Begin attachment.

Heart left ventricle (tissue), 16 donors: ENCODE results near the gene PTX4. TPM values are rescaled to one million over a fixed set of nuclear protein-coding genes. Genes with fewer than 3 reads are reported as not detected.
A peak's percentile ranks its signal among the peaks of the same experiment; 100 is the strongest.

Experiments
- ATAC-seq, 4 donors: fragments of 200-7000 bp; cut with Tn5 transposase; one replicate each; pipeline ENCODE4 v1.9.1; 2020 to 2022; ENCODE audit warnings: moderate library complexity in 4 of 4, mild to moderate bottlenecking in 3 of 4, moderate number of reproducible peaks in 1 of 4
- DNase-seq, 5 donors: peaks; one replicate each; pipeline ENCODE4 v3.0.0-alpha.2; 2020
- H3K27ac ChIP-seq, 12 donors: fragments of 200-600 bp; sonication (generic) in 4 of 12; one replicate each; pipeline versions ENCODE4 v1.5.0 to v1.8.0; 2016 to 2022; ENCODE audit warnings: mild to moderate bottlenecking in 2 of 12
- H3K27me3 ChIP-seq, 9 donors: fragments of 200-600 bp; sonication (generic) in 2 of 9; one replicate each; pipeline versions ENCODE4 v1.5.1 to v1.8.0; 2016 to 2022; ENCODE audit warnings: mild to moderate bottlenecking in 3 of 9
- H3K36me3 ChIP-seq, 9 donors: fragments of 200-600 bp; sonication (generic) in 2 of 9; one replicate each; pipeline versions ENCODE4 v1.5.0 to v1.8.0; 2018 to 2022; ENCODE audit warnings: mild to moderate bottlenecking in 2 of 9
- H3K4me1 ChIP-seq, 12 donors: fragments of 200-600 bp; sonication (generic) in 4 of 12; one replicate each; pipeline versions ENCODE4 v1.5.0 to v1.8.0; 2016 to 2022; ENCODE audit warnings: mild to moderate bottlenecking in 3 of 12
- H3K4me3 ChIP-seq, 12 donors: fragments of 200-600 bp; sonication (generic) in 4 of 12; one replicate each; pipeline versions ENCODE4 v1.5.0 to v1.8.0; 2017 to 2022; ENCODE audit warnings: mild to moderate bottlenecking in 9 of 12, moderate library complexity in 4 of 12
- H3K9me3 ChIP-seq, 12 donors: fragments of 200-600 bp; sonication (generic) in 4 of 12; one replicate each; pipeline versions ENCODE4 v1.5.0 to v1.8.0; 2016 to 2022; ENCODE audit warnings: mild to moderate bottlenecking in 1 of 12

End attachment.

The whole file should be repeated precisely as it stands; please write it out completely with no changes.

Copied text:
Heart left ventricle (tissue), 16 donors: ENCODE results near the gene PTX4. TPM values are rescaled to one million over a fixed set of nuclear protein-coding genes. Genes with fewer than 3 reads are reported as not detected.
A peak's percentile ranks its signal among the peaks of the same experiment; 100 is the strongest.

Experiments
- ATAC-seq, 4 donors: fragments of 200-7000 bp; cut with Tn5 transposase; one replicate each; pipeline ENCODE4 v1.9.1; 2020 to 2022; ENCODE audit warnings: moderate library complexity in 4 of 4, mild to moderate bottlenecking in 3 of 4, moderate number of reproducible peaks in 1 of 4
- DNase-seq, 5 donors: peaks; one replicate each; pipeline ENCODE4 v3.0.0-alpha.2; 2020
- H3K27ac ChIP-seq, 12 donors: fragments of 200-600 bp; sonication (generic) in 4 of 12; one replicate each; pipeline versions ENCODE4 v1.5.0 to v1.8.0; 2016 to 2022; ENCODE audit warnings: mild to moderate bottlenecking in 2 of 12
- H3K27me3 ChIP-seq, 9 donors: fragments of 200-600 bp; sonication (generic) in 2 of 9; one replicate each; pipeline versions ENCODE4 v1.5.1 to v1.8.0; 2016 to 2022; ENCODE audit warnings: mild to moderate bottlenecking in 3 of 9
- H3K36me3 ChIP-seq, 9 donors: fragments of 200-600 bp; sonication (generic) in 2 of 9; one replicate each; pipeline versions ENCODE4 v1.5.0 to v1.8.0; 2018 to 2022; ENCODE audit warnings: mild to moderate bottlenecking in 2 of 9
- H3K4me1 ChIP-seq, 12 donors: fragments of 200-600 bp; sonication (generic) in 4 of 12; one replicate each; pipeline versions ENCODE4 v1.5.0 to v1.8.0; 2016 to 2022; ENCODE audit warnings: mild to moderate bottlenecking in 3 of 12
- H3K4me3 ChIP-seq, 12 donors: fragments of 200-600 bp; sonication (generic) in 4 of 12; one replicate each; pipeline versions ENCODE4 v1.5.0 to v1.8.0; 2017 to 2022; ENCODE audit warnings: mild to moderate bottlenecking in 9 of 12, moderate library complexity in 4 of 12
- H3K9me3 ChIP-seq, 12 donors: fragments of 200-600 bp; sonication (generic) in 4 of 12; one replicate each; pipeline versions ENCODE4 v1.5.0 to v1.8.0; 2016 to 2022; ENCODE audit warnings: mild to moderate bottlenecking in 1 of 12